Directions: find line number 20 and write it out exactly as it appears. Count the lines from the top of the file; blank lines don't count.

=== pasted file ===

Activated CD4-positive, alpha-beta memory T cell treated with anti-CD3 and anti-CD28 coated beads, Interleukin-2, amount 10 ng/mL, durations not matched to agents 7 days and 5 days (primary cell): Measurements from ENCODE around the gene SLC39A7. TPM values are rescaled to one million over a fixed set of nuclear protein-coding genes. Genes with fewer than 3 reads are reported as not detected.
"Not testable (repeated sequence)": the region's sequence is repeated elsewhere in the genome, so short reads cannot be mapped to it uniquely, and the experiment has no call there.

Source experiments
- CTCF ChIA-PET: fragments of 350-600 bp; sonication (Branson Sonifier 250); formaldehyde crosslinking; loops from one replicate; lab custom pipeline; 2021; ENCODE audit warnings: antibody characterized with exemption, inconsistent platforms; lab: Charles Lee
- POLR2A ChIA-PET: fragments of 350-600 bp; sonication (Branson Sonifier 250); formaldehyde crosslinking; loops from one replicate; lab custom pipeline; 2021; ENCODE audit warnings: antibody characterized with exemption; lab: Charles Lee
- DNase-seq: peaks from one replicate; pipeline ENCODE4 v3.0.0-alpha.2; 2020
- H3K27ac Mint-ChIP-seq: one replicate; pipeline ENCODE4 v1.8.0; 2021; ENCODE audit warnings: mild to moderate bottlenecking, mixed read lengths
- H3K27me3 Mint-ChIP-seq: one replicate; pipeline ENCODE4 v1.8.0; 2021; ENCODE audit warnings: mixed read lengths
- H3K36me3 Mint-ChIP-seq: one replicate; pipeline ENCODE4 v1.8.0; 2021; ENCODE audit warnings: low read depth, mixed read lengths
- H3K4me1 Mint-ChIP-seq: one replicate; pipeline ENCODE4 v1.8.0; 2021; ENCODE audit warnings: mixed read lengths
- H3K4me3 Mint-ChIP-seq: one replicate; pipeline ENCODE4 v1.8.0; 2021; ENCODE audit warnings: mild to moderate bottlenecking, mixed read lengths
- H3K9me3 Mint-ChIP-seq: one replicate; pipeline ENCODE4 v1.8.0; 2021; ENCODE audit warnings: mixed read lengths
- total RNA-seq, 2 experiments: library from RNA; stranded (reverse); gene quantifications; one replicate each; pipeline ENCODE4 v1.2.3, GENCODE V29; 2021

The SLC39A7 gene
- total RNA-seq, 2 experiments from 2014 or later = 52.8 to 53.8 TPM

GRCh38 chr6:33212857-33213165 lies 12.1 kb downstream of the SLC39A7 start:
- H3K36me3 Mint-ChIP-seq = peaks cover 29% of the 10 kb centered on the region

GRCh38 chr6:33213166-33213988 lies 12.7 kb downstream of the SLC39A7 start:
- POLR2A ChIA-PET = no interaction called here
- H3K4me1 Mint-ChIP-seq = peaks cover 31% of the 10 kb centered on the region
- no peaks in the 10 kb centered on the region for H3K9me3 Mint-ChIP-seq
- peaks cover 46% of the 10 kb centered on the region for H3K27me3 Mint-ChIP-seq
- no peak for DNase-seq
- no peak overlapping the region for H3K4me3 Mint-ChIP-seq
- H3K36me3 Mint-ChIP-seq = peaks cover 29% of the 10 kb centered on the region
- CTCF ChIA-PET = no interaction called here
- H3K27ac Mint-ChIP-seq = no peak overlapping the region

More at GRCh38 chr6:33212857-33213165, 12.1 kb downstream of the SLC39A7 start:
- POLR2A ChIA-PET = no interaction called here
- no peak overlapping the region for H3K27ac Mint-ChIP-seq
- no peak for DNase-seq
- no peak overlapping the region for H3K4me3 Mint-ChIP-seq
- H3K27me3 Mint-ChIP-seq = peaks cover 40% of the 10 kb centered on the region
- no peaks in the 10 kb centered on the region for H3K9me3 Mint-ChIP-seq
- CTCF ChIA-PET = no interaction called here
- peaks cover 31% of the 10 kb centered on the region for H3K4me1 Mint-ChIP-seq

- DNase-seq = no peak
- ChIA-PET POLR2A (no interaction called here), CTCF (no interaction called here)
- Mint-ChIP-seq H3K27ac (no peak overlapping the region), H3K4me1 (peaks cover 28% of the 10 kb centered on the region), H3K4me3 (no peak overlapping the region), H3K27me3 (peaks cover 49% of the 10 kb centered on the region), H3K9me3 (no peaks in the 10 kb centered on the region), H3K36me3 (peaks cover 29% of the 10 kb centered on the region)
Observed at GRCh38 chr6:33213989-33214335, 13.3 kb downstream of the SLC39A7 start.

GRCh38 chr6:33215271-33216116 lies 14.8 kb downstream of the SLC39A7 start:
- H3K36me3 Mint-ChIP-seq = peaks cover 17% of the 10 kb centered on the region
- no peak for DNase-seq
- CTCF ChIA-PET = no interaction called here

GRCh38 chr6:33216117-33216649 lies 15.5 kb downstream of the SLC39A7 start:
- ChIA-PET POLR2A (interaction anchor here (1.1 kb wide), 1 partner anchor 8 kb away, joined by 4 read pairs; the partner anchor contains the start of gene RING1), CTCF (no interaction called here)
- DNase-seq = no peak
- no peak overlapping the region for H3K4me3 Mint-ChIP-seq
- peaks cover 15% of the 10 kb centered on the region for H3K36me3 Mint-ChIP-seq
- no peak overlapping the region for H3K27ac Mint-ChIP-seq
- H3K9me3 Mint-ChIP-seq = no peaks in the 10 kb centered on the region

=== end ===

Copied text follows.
- H3K4me1 Mint-ChIP-seq = peaks cover 31% of the 10 kb centered on the region